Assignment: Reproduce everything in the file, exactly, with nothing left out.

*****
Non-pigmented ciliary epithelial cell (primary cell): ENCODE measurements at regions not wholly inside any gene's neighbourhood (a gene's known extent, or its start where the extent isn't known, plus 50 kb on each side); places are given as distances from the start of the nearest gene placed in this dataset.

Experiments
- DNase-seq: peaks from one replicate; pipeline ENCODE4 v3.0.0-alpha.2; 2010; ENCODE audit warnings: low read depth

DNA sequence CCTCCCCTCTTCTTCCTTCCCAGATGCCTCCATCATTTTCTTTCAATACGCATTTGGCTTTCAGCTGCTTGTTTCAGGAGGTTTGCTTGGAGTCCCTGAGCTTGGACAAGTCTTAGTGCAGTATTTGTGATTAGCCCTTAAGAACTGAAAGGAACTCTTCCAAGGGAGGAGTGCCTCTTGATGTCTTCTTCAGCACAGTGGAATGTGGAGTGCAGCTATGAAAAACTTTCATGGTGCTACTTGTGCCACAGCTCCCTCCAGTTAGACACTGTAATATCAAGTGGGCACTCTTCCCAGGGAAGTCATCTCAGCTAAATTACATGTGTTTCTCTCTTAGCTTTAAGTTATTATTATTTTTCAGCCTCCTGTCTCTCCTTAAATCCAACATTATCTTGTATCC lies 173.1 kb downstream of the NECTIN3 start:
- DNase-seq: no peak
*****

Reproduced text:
Non-pigmented ciliary epithelial cell (primary cell): ENCODE measurements at regions not wholly inside any gene's neighbourhood (a gene's known extent, or its start where the extent isn't known, plus 50 kb on each side); places are given as distances from the start of the nearest gene placed in this dataset.

Experiments
- DNase-seq: peaks from one replicate; pipeline ENCODE4 v3.0.0-alpha.2; 2010; ENCODE audit warnings: low read depth

DNA sequence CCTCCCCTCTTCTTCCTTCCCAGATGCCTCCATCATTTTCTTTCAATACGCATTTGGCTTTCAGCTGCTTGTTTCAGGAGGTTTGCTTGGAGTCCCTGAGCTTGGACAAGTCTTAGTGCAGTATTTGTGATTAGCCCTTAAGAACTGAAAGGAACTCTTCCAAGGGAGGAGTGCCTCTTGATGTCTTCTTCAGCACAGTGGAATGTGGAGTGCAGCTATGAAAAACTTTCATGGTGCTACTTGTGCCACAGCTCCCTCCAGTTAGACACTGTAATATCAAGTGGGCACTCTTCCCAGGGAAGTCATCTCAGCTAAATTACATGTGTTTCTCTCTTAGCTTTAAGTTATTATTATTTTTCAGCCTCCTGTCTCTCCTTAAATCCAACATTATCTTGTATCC lies 173.1 kb downstream of the NECTIN3 start:
- DNase-seq: no peak